Q&A: Measuring unpredictable behavior in polymers

Q&A: Measuring unpredictable behavior in polymers
There is increasing demand being placed within the design and operating requirements of plastic components and prediction of their useful long term service life can be fraught with difficulty. 

What causes plastic to deform?

Plastic parts deform over time as a result of creep. Plastic materials are viscoelastic and as such their mechanical properties are dependent on both time and temperature. Significant deformations will be seen over time at stress levels well below the yield strength of the material.

How does creep affect the materials?

Linear elastic materials and viscous materials have predictable linear behavior when load is applied for a period of time - the same is not true for polymers. When load is applied there is instantaneous elastic deformation followed by progressive permanent creep deformation. The degree of creep deformation depends on the time that the material is under load and the rate of deformation varies with temperature and chemical environment. 

On releasing the load there is some elastic recovery, the rest of the relaxation is again dependent on time and the environment. Ultimately the material will not return to its original state and there is a degree of hysteresis. If load is re-applied the material will deform and creep again and the permanent deformation becomes cumulative.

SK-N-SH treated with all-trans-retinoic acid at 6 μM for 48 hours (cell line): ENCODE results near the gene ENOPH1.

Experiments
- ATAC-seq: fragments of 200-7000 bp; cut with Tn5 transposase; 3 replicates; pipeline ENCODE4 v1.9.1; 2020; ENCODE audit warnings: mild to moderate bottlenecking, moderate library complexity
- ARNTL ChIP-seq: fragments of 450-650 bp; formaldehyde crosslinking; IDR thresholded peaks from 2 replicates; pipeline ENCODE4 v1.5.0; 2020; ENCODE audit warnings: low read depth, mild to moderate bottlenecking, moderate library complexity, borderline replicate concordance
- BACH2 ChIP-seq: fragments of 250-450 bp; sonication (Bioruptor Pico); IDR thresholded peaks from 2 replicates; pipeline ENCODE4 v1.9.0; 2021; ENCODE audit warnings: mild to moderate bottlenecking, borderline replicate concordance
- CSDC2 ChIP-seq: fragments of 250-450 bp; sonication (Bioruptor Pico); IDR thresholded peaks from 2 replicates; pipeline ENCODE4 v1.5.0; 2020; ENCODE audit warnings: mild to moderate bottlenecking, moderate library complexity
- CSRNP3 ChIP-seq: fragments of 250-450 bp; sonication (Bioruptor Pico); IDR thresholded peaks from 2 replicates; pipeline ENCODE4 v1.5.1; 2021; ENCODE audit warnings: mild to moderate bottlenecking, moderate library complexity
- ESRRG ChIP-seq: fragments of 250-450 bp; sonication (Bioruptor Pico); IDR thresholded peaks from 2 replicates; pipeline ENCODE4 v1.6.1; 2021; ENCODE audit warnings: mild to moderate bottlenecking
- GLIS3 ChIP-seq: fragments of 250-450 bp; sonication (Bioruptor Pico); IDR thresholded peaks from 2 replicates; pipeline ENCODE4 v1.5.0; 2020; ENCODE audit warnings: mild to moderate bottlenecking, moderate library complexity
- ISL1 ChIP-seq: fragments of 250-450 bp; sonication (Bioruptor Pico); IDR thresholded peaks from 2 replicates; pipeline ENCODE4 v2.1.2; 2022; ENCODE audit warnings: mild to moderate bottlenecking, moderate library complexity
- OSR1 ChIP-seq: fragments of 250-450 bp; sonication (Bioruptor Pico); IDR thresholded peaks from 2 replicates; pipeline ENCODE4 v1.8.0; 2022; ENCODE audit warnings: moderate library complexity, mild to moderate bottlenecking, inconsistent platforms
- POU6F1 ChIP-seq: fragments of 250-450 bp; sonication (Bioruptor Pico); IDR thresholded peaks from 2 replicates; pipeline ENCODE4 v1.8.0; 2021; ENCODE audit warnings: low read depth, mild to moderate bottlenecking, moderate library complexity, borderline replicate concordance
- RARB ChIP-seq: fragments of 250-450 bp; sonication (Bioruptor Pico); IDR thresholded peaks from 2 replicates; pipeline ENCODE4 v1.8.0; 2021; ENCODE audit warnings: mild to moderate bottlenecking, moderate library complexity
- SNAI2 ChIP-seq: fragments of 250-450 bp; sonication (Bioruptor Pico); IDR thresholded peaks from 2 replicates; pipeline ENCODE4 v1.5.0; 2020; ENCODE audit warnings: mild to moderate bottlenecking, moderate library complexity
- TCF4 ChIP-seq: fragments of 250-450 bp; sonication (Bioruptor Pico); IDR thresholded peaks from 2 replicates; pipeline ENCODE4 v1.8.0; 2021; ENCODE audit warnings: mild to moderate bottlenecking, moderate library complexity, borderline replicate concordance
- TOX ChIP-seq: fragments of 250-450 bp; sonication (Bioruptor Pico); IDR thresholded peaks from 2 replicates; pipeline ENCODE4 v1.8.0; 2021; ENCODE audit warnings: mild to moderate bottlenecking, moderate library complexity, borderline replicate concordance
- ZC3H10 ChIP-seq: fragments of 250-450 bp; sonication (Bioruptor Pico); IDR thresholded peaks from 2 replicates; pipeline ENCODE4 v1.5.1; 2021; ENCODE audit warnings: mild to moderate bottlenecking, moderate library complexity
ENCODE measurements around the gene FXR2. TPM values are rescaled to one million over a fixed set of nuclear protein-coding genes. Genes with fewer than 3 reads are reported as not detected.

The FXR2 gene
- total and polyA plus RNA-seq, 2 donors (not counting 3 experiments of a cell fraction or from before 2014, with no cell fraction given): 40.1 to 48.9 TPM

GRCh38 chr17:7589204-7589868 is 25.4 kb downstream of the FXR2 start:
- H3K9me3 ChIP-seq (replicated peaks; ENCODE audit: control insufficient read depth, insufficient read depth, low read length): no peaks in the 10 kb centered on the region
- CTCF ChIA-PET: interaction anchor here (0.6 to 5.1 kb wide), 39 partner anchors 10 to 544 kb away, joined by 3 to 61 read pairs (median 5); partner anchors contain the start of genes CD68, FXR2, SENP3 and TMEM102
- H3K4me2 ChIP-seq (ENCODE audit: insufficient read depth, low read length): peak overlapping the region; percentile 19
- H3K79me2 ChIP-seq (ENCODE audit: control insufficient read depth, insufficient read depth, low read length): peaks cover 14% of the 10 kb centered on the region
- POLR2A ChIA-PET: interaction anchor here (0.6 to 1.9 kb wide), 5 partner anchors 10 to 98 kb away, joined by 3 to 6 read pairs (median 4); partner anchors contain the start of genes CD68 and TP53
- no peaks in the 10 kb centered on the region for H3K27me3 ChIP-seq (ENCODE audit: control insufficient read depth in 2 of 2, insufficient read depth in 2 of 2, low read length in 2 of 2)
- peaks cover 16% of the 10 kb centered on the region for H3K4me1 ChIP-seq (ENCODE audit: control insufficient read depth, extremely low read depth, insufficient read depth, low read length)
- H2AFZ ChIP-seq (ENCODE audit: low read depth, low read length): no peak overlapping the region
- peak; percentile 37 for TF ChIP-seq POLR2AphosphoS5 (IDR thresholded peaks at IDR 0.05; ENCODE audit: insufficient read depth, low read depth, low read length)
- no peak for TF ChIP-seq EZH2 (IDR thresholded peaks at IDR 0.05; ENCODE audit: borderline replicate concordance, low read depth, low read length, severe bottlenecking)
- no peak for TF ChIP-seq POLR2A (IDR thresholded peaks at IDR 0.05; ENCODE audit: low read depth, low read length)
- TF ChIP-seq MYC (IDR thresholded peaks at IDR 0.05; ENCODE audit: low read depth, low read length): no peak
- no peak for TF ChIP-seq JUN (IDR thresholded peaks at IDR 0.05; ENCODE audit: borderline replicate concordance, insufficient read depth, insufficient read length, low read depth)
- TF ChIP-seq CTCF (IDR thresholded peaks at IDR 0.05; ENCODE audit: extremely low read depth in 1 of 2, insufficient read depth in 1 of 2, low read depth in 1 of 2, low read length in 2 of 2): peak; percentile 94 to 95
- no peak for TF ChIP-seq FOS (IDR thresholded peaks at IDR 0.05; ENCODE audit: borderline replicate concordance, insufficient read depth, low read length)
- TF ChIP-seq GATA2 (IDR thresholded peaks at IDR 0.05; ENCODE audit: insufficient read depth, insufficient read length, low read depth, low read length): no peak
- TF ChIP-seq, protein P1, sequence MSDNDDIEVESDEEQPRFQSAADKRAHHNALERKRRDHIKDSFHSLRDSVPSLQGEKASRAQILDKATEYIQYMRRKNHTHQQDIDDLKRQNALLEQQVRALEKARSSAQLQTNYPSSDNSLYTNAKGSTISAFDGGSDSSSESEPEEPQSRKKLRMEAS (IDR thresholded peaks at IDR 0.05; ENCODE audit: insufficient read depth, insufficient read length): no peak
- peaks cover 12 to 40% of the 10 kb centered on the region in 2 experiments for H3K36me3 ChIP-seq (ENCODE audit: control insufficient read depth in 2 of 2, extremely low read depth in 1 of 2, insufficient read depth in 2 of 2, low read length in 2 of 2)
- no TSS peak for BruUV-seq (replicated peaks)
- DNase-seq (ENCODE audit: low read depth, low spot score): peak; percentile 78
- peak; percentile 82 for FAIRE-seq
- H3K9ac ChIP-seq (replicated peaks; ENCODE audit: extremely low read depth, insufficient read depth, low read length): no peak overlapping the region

What is creep strain measurement?

To predict the behavior of plastics under long term load the creep characteristics of the material must be measured. Creep displacement (strain) is measured over extended periods of time - two weeks, 1000 hours or longer - for a given constant load (creep stress). These measurements can be repeated at a number of stress levels and temperature may be used to accelerate the rate. 

It is important to understand the actual service conditions that are being represented by the material tests in terms of maximum operating temperature and the chemical environment as these can have dramatic effects on the creep behavior.

How does environment affect behavior?

For a plastic component subjected to constant load the material will fail in the long term. Creep continues to a point when the material fails catastrophically by creep rupture. Again, due to the viscoelastic behavior of plastics the rate of creep depends on temperature, stress level and chemical environment. The effect of an environmental stress cracking (ESC) agent - chemical environment - can have a dramatic effect on the long term behavior of the material, causing premature failure of the component at stress levels well below what would be expected.

What are the benefits of laboratory testing?

By generating creep rupture data for the polymer in its operating environment, accurate long term stress limits can be determined and safe, unsafe stress and time regions can be defined for the material. Laboratory testing provides plastic products designers with full confidence in their products before they are tested by the customer.

Find out more about the creep testing and fatigue testing services we offer at Smithers.